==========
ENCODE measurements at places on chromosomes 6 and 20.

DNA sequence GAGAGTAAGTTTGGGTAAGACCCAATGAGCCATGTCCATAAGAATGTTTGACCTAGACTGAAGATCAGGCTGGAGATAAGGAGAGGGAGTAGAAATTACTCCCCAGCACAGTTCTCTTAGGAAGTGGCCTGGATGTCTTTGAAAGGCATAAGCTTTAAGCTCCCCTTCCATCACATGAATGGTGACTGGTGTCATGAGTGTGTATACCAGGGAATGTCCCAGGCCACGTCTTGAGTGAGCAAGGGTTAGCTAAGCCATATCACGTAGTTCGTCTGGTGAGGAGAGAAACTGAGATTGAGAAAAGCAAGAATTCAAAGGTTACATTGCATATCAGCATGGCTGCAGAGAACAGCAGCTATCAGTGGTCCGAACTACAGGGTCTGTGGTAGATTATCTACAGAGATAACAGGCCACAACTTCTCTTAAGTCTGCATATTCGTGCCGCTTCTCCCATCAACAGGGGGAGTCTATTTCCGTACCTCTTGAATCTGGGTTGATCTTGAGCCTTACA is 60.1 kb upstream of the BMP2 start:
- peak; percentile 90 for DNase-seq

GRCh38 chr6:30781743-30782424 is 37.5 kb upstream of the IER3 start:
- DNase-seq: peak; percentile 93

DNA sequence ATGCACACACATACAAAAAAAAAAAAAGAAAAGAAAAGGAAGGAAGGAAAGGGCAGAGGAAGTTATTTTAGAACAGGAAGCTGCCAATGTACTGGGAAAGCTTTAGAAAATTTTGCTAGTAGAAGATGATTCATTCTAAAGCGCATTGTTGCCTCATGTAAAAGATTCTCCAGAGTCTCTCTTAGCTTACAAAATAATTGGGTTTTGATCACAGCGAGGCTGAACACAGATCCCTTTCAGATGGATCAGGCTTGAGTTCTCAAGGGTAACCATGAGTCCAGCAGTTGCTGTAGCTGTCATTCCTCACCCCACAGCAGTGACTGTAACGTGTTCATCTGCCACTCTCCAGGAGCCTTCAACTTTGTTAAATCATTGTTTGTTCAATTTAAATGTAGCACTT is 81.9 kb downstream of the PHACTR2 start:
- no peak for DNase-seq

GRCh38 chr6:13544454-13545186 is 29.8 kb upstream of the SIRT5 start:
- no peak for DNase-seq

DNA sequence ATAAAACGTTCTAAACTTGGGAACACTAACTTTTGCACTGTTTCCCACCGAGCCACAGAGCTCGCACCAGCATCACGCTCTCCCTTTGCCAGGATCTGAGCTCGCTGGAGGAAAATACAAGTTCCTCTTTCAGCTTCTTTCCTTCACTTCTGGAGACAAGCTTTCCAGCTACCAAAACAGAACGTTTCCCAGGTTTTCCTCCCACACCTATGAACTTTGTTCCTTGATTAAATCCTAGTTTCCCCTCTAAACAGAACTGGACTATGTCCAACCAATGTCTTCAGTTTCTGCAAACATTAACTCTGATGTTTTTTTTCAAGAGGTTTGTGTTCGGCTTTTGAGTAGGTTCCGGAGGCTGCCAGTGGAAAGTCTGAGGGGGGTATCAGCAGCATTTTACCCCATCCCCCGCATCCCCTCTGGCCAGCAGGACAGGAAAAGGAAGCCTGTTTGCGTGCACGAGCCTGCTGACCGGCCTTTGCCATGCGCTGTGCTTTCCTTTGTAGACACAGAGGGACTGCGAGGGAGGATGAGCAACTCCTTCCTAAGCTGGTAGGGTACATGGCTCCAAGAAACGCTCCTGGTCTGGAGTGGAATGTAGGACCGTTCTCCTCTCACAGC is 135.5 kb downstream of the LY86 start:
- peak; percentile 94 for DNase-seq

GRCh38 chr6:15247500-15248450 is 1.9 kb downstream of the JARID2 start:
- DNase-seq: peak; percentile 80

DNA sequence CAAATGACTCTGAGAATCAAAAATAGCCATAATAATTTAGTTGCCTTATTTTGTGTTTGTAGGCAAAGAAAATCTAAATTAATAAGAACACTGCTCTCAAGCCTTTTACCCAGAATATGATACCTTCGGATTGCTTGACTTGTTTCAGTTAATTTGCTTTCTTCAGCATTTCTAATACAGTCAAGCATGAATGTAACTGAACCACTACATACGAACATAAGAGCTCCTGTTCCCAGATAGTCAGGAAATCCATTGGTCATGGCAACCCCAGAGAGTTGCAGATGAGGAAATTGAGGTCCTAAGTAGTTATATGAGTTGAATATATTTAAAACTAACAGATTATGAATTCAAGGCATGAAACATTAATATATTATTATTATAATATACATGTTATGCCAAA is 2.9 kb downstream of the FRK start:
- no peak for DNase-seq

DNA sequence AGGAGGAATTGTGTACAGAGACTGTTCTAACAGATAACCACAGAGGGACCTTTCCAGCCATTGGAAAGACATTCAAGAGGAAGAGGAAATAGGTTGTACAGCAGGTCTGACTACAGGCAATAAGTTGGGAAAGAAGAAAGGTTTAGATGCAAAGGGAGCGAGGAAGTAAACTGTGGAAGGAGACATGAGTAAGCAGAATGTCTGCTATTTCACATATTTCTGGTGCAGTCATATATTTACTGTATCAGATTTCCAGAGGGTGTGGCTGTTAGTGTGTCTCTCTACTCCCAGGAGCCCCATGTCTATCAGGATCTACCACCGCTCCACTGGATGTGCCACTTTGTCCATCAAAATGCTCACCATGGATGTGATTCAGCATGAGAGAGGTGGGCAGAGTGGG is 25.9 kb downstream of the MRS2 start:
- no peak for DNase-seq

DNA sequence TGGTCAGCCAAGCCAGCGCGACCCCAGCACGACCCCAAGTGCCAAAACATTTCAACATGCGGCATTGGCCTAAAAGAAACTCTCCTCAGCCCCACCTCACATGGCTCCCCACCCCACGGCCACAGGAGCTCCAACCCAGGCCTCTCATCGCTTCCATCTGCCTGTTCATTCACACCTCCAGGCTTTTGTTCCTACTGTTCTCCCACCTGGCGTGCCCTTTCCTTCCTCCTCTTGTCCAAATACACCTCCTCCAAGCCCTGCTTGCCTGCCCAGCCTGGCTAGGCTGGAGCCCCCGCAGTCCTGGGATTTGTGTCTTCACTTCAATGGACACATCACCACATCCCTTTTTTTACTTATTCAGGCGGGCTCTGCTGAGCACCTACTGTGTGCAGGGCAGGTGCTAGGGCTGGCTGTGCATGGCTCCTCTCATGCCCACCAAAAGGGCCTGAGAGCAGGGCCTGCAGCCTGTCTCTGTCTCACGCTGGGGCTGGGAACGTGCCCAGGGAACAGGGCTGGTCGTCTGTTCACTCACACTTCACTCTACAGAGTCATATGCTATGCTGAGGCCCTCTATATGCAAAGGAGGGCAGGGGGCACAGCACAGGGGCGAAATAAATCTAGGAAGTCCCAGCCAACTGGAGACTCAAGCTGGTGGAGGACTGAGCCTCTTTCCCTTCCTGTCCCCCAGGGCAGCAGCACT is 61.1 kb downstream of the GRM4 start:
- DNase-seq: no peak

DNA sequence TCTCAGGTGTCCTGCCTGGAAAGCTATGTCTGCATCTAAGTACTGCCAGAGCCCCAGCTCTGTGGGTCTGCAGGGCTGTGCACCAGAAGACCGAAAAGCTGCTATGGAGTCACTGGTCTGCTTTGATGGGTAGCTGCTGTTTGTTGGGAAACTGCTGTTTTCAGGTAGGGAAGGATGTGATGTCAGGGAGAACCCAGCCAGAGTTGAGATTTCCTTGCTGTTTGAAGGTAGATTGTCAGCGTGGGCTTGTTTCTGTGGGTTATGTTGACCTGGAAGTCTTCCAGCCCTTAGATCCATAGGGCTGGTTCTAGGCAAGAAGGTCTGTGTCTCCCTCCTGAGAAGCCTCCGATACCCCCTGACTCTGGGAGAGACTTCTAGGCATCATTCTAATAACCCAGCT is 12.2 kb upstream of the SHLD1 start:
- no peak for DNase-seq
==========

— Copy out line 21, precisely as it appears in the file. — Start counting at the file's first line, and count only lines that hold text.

- no peak for DNase-seq